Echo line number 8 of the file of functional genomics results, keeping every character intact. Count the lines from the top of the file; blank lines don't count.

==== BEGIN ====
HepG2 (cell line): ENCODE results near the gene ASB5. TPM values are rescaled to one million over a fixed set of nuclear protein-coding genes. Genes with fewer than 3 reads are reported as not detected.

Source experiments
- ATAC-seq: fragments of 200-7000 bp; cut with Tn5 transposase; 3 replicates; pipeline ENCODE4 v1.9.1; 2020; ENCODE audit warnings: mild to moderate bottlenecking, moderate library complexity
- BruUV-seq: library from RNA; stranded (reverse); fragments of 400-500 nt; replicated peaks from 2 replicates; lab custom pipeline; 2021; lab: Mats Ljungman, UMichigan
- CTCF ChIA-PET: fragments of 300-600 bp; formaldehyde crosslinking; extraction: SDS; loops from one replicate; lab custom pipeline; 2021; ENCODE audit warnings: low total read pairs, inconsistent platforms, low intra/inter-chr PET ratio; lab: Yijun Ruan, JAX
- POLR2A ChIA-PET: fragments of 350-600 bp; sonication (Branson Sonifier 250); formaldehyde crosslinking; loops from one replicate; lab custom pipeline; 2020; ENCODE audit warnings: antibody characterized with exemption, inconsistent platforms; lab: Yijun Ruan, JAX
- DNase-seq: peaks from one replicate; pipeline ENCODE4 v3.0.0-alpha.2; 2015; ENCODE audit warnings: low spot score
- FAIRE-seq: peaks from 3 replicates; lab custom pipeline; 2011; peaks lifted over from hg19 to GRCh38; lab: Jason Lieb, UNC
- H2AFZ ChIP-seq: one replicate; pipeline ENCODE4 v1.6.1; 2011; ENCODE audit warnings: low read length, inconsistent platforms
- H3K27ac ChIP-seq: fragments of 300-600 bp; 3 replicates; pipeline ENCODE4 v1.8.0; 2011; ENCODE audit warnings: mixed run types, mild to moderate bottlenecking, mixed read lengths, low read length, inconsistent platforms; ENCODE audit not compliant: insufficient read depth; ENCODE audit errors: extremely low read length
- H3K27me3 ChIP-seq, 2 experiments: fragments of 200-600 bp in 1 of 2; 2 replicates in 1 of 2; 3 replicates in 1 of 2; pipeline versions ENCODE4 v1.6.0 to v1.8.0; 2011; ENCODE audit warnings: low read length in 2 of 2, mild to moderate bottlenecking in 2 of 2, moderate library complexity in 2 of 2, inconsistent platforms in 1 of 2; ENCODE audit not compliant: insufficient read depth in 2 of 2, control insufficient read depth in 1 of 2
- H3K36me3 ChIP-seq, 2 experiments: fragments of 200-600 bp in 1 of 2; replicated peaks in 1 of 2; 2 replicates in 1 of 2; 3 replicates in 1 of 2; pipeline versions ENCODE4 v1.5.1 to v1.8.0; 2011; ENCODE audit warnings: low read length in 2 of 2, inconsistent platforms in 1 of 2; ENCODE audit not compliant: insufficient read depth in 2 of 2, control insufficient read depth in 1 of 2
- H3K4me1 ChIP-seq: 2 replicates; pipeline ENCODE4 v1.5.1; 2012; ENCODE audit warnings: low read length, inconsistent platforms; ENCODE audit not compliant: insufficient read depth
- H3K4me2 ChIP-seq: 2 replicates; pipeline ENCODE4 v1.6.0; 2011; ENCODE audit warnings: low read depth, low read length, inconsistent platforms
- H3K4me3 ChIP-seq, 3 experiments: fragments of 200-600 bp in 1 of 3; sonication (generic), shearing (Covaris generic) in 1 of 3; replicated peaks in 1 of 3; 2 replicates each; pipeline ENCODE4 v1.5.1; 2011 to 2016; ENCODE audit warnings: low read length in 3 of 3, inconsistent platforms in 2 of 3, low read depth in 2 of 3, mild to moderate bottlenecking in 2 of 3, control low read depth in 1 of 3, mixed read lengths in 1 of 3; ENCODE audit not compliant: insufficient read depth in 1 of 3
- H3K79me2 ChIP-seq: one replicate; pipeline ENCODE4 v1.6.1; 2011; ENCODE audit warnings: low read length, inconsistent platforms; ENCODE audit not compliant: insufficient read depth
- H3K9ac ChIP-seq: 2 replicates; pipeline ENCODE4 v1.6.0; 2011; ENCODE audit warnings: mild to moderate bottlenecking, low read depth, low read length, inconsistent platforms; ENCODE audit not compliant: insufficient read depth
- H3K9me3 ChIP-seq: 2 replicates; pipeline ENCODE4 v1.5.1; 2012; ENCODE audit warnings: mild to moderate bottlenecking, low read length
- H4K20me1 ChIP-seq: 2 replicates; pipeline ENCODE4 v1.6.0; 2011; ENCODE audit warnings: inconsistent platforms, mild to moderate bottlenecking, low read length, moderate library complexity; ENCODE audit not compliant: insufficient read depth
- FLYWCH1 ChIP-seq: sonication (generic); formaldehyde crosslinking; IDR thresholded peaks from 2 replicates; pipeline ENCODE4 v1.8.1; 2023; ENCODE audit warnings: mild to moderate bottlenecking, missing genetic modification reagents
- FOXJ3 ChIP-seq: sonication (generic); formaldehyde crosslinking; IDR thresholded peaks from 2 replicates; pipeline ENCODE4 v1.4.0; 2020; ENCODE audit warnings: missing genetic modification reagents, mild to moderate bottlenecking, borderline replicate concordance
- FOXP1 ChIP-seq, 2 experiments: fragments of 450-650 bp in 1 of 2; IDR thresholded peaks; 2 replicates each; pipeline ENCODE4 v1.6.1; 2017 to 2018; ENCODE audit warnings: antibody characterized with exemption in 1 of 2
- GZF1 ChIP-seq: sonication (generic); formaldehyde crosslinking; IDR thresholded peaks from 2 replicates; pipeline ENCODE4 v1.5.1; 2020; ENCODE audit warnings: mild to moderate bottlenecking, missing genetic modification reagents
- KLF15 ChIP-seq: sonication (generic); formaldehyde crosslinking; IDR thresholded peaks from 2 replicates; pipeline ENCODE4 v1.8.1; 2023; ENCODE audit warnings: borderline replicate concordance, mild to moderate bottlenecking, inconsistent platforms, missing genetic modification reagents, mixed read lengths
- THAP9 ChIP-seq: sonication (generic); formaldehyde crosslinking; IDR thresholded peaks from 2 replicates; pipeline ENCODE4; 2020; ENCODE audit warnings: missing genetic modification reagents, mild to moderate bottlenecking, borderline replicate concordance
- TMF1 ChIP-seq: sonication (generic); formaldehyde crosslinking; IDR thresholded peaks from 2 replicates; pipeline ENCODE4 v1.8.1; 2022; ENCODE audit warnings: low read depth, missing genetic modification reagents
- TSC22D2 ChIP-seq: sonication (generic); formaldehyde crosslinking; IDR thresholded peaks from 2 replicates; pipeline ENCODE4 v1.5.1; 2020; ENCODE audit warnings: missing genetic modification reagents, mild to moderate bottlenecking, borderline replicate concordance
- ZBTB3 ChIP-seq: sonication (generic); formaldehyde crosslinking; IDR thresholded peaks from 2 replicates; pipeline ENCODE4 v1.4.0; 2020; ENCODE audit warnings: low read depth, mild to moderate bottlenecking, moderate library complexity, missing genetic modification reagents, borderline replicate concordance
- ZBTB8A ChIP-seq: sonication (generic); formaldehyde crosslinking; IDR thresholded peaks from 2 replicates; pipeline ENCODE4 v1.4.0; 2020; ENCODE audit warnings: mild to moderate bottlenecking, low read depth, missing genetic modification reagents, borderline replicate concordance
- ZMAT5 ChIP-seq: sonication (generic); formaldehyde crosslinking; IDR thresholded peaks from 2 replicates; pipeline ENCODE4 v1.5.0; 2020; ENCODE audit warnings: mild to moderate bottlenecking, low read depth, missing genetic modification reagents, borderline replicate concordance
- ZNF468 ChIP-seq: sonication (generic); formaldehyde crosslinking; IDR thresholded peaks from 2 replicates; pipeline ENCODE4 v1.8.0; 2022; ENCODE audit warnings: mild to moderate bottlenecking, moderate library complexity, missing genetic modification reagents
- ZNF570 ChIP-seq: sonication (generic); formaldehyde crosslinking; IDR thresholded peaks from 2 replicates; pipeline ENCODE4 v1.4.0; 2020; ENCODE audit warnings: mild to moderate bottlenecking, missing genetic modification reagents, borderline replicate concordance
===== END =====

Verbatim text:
- FAIRE-seq: peaks from 3 replicates; lab custom pipeline; 2011; peaks lifted over from hg19 to GRCh38; lab: Jason Lieb, UNC